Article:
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As head of finance at one of the world’s most congested travel networks, Steve Allen could be expected to have a head for numbers.
At Transport for London (TfL), Allen, 48, is responsible for counting the costs of a £9bn annual budget that covers 27m journeys a day, including 4.2m on the underground and 6.5m on buses, as well as the expense of 580km of roads.
But the Oxford University maths graduate’s journey to a prestigious position running the UK capital’s transport system has been anything but formulaic.
Raised by a print worker and a midwife in the Yorkshire seaside town of Bridlington, Allen was the first in his family to go to university and initially felt daunted by his peers at Oxford, who included Boris Johnson, the mayor of London, and prime minister David Cameron. Although he works with the mayor now, at university Allen couldn’t afford to join the union club and the two “moved in different circles”.
“I felt socially out of my depth at Oxford,” Allen says. “I don’t think I’d ever met anyone who had been to public school. I did feel like a country bumpkin.”
He cites as an example being told to reply to letters in the third person – “Allen would like to go to dinner,” he says, highlighting the stiff formality that lingered at Oxford during the 1980s. He was also told which knife and fork to use – as “we only used one of each at our house”, he adds.
Despite a successful career that has included stints at Schroders, the merchant bank, and the UK government’s transport department, Allen describes himself as at the “introvert end of the spectrum”.
A four-week advanced management course last year at Insead, the French business school, included practical management advice and self-development, but it was the latter elements of the course that seem to have struck a chord.
One of the key findings during a 360-degree appraisal ahead of the Insead course was that colleagues had little knowledge of who he was outside work. He has made an effort to “open up a bit more” and go out for drinks more often because “there are always challenging conversations to have and it helps if you have a broader relationship.”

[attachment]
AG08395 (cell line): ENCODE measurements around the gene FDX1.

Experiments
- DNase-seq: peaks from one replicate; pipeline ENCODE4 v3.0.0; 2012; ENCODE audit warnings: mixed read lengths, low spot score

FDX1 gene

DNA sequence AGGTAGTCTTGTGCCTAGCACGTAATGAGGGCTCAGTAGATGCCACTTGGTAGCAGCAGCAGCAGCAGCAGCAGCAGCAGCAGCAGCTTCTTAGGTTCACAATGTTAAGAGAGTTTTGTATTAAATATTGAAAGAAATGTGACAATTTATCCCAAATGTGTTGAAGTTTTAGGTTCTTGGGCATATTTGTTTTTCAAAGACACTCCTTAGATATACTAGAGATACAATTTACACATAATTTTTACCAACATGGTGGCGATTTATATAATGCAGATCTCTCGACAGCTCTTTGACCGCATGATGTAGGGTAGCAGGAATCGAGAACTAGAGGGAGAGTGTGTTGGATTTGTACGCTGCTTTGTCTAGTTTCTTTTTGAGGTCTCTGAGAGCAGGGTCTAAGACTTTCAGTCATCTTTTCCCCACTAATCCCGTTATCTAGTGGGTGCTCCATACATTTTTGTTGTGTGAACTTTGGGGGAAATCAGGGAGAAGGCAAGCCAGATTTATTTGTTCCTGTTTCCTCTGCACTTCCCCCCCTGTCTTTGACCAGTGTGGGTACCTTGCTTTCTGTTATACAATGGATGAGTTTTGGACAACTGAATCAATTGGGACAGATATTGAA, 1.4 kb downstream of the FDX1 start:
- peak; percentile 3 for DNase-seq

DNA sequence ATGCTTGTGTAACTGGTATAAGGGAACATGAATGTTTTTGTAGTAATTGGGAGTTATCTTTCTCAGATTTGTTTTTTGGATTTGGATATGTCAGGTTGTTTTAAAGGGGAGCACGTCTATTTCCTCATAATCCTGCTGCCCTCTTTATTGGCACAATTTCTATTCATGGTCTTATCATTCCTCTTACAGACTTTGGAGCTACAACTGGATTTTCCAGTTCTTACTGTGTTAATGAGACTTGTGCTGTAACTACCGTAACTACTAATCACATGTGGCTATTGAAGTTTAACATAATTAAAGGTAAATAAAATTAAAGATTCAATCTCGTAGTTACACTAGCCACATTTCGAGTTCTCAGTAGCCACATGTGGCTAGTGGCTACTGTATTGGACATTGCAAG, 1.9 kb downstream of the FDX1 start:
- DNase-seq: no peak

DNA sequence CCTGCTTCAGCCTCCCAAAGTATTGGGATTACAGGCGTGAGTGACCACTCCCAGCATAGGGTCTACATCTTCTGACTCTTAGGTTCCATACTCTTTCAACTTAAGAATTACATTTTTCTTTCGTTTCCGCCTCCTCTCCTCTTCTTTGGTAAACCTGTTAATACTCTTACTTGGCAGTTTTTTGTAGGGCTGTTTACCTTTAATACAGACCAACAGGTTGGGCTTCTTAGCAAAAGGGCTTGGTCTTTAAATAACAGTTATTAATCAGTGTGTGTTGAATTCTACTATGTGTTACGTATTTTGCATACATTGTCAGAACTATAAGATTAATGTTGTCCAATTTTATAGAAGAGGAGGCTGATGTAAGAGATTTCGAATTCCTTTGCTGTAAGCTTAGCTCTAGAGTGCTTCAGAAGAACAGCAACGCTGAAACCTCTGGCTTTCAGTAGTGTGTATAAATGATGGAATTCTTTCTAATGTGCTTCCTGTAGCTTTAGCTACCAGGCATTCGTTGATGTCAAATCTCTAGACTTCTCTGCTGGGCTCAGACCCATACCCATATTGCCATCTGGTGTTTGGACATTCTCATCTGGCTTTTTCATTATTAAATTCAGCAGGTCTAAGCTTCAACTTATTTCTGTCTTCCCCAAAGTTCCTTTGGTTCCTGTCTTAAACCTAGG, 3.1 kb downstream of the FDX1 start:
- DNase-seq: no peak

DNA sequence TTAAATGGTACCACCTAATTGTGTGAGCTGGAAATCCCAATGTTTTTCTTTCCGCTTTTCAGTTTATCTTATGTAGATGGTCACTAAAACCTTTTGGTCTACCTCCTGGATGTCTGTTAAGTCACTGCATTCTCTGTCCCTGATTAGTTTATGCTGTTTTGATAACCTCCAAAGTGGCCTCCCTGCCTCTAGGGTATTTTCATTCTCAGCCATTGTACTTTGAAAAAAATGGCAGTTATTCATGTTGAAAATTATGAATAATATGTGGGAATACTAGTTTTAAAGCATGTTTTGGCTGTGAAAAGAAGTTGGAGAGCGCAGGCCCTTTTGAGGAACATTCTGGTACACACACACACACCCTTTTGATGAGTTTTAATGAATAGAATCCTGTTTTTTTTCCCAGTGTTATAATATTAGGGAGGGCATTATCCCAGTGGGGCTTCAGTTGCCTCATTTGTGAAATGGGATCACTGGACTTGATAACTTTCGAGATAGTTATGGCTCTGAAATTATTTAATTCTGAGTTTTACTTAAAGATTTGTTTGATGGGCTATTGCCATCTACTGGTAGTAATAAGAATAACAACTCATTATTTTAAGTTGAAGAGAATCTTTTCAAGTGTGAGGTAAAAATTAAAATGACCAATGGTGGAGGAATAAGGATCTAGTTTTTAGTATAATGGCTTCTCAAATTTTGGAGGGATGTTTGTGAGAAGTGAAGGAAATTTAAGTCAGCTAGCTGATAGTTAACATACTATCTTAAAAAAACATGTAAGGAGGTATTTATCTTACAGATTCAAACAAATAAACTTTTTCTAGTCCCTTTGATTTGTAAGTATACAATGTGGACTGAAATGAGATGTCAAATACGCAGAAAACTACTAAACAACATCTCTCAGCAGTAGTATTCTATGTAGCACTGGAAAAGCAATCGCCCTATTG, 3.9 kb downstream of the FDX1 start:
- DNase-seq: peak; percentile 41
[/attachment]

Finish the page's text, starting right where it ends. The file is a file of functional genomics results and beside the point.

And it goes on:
Allen is due to get married this month to his partner, an NHS manager, whom he met on a holiday to Cambodia 12 years ago. Although most people close to him have met his future husband, being gay is not something he has “shouted from the rooftop”, although he says this is less because of discrimination and more down to an inherent shyness.
Nevertheless, Allen acknowledges there has been a huge “generational shift” in the acceptance of gay culture, even in the past few years, and that visibility remains important in the business world.
Insead emphasises diversity, limiting the number of people on each course according to their country of origin and industry. With the tranquility of Fontainebleau forest on the doorstep of the Insead campus, Allen says the course was useful as a means of standing back and reassessing priorities. “It’s time to stop and unpack and think what you’re doing personally and for the organisation. At Insead they look at all aspects of your development,” he says.
Although some parts of this didn’t appeal, not least the piece on Jungian psychological theory, there were others that made an impact, including the sessions on decision making, based around Daniel Kahneman’s book Thinking, Fast and Slow, which helps people understand how they make judgments.
“If you think something is really annoying, it’s because it really challenges a deeply held belief,” he says. “It’s about understanding how the mind works.”